Cerebral Palsy
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CP and ageing

Topsy270Topsy270 Member Posts: 12 Connected
edited January 2020 in Cerebral Palsy
Hi I am nearly 42 have mild cp in my lower limbs.  I have worked all my adult life till 4 years ago I could no longer manage so was I'll health retired at 37. I fought all my working life to stay at work but in my 20s my disability was starting to have a big impact on my joints and my body.  I have been using walking aids since I was 28 years old . 

For me I am in constant pain in my legs ,back ,arms , feet and hands . If I take strong painkillers I get side effects so I choose to live with pain it gets me really down . I feel I lost a big part of my life having operations and recovering etc when all my friends were getting married having kids . I miss working every day but with chronic pain I can't sometimes i dont sleep and even when i do in am always tired   I did not realise that even with  mild cp it could impact on my body the way it does . There is no support for adults with cp just children near me . How do others cope ?

Replies

  • LouiseHLouiseH Member Posts: 96 Courageous
    Hi @Topsy270
    It sounds really difficult and some support could help things for you. 

    I'm wondering if the local children's support network may be able to help point you in the direction of any adult support? Could speaking to them guide you in the right direction? 

    Also, do you use social media at all? I've found Facebook has a few peer support groups in various areas, both online and in real life. There might be something on there, maybe a group page of people facing similar issues.

    Let us know how you get on :smile:
    Louise Hesketh
    Community Champion
  • Topsy270Topsy270 Member Posts: 12 Connected
    There is no support groups near me I have looked but thank you. As for Facebook i will keep looking thank you 
  • RegReg Member Posts: 26 Courageous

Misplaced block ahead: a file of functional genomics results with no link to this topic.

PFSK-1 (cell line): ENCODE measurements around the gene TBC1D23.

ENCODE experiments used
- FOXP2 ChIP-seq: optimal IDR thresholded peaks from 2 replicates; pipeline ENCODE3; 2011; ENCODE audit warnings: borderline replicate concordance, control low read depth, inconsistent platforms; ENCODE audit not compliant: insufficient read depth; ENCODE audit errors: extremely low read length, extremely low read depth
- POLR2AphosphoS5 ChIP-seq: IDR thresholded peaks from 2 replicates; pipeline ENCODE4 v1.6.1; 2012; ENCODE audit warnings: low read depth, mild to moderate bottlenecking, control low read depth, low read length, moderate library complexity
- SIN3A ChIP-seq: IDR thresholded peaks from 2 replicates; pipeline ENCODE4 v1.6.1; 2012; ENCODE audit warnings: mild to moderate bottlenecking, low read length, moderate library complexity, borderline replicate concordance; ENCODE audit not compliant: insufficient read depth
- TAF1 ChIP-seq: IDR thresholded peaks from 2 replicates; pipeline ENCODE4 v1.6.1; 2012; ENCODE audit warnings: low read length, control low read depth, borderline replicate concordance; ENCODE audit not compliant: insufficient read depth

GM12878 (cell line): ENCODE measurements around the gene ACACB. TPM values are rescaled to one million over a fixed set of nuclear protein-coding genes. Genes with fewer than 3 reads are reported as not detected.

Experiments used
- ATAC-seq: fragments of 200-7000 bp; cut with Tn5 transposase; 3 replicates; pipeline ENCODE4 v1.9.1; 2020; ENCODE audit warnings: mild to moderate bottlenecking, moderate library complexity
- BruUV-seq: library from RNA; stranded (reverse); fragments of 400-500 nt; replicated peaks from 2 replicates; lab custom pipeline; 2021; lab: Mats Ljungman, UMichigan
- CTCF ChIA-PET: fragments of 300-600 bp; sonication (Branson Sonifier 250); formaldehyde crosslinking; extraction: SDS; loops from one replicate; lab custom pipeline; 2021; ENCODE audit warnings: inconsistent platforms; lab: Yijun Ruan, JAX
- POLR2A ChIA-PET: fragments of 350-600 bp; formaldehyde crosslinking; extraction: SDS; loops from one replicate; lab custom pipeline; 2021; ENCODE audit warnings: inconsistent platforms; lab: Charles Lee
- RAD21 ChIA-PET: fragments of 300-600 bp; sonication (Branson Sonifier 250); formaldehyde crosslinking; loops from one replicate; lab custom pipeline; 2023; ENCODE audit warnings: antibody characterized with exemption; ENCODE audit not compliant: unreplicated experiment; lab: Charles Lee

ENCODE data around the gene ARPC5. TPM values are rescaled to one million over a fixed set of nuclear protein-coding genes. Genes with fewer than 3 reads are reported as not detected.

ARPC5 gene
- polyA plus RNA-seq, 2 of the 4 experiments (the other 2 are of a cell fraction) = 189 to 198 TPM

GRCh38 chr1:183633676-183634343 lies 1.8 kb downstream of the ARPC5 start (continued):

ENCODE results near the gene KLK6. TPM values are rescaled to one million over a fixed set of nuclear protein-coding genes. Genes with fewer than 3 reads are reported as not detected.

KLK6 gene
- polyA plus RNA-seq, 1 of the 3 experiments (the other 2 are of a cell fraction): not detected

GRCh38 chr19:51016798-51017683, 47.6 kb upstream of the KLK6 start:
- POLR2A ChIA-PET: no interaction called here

Hello Topsy
    I have mild CP and retired early 4 years ago at 50 as could not sit for more than 10 mins without seizing up , after years of operations . Your post made me think of my sleepless nights and the years I hauled myself into work.

    Like you, I have been told that there are no specialist adult services for mild CP - there are if I had a stroke or MS - even though the medication and effects on the body are the same.

    That means my recent hip operation wasn’t overseen by a CP expert and the after operation physio was only scheduled to last 6 sessions but I got 8 . Now full time on a crutch as that works better for me than sticks.

    On retirement I got a small dog to try and keep me active and was lucky enough ,after a couple of years of retirement , to get some work that I can do from home. Home working means I can get up from my desk when I need to and keeps the brain active. Not sure if your earlier career would lend itself to part time home working ? There is also a very good free online open uni site that has some free courses that you can do from home.

    In my area there are disability social groups ( just not for CP) but I wondered if a general group would help you? 

    I know it is very frustrating to retire early and to have retired friends in their 70s and 80s speeding past you as you walk with them.

    Also it is very aggravating to be told you are too young to go on the fall prevention course though I fall over more than the retirees ! 

    Hope you are are able to find something either in your local area or online 

    Reg
  • Topsy270Topsy270 Member Posts: 12 Connected
    Thank you for your reply . O also remember the statin of dragging myself in to work on my crutches in pain and shattered .

    I can't sit either for long periods of time also some nights I don't sleep for pain so shattered the next day . 

    I have tried many jobs over the years and find not working better for me as I can pace my pain if this makes sence plus I am also not letting someone down when I have a bad day . I did work from home also for a bit .


    Your right about support for ms but not cerebral palsy I rely heavily on massage therapy for my pain and there is no support but private . Thanks again for your reply I will think about a course online  take care
  • jadealyssajadealyssa Member Posts: 63 Courageous
    Hi @Topsy270
    Although it's again not the same  but my son suffers with CP also and although he does receive alot of support there is some information you may find helpful although you probably are aware.
    His physio recommended horse riding, there are specialist centres that cater for those with disabilities. But apparently the way the horse moves helps to build your core muscles and strengthen them. There have been cases proven of those with CP who couldn't sit up unaided that after several session being able to then sit on the horse unaided. And eases pain also. Maybe you could look into that.
    Also they recommended swimming (hydrotherapy) which also is well known to help ease pain and help the muscles relax
    I hope this can be of some help 
    Best wishes 
    Jade
  • Topsy270Topsy270 Member Posts: 12 Connected
    Thank you for your reply I go swimming once a week have not for a few weeks due to pain . I do need to improve my core muscles trying with exercises.